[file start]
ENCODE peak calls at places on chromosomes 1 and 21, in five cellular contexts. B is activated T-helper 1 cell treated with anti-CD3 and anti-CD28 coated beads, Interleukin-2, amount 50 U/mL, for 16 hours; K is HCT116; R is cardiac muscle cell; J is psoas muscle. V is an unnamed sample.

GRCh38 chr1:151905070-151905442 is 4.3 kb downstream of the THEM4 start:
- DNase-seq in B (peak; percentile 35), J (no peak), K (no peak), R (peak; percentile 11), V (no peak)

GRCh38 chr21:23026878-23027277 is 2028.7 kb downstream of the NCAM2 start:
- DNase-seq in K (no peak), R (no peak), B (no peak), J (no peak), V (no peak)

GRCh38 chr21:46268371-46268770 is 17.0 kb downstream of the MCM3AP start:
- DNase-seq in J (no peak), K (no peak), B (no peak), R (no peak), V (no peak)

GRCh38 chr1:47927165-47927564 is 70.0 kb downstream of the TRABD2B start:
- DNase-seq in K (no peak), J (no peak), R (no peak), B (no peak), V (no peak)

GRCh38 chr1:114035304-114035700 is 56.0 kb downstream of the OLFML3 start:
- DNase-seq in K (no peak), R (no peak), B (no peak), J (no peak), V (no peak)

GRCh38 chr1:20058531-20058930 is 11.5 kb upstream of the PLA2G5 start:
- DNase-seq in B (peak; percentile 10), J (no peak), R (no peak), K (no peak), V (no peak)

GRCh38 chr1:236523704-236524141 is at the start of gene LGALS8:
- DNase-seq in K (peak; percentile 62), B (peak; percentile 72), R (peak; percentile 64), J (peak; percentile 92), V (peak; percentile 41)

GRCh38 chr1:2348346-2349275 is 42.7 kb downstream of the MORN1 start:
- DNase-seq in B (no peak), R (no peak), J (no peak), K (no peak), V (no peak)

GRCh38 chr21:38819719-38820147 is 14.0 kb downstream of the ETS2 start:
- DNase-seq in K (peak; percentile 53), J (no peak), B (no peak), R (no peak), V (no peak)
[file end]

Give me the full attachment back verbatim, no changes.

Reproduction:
ENCODE peak calls at places on chromosomes 1 and 21, in five cellular contexts. B is activated T-helper 1 cell treated with anti-CD3 and anti-CD28 coated beads, Interleukin-2, amount 50 U/mL, for 16 hours; K is HCT116; R is cardiac muscle cell; J is psoas muscle. V is an unnamed sample.

GRCh38 chr1:151905070-151905442 is 4.3 kb downstream of the THEM4 start:
- DNase-seq in B (peak; percentile 35), J (no peak), K (no peak), R (peak; percentile 11), V (no peak)

GRCh38 chr21:23026878-23027277 is 2028.7 kb downstream of the NCAM2 start:
- DNase-seq in K (no peak), R (no peak), B (no peak), J (no peak), V (no peak)

GRCh38 chr21:46268371-46268770 is 17.0 kb downstream of the MCM3AP start:
- DNase-seq in J (no peak), K (no peak), B (no peak), R (no peak), V (no peak)

GRCh38 chr1:47927165-47927564 is 70.0 kb downstream of the TRABD2B start:
- DNase-seq in K (no peak), J (no peak), R (no peak), B (no peak), V (no peak)

GRCh38 chr1:114035304-114035700 is 56.0 kb downstream of the OLFML3 start:
- DNase-seq in K (no peak), R (no peak), B (no peak), J (no peak), V (no peak)

GRCh38 chr1:20058531-20058930 is 11.5 kb upstream of the PLA2G5 start:
- DNase-seq in B (peak; percentile 10), J (no peak), R (no peak), K (no peak), V (no peak)

GRCh38 chr1:236523704-236524141 is at the start of gene LGALS8:
- DNase-seq in K (peak; percentile 62), B (peak; percentile 72), R (peak; percentile 64), J (peak; percentile 92), V (peak; percentile 41)

GRCh38 chr1:2348346-2349275 is 42.7 kb downstream of the MORN1 start:
- DNase-seq in B (no peak), R (no peak), J (no peak), K (no peak), V (no peak)

GRCh38 chr21:38819719-38820147 is 14.0 kb downstream of the ETS2 start:
- DNase-seq in K (peak; percentile 53), J (no peak), B (no peak), R (no peak), V (no peak)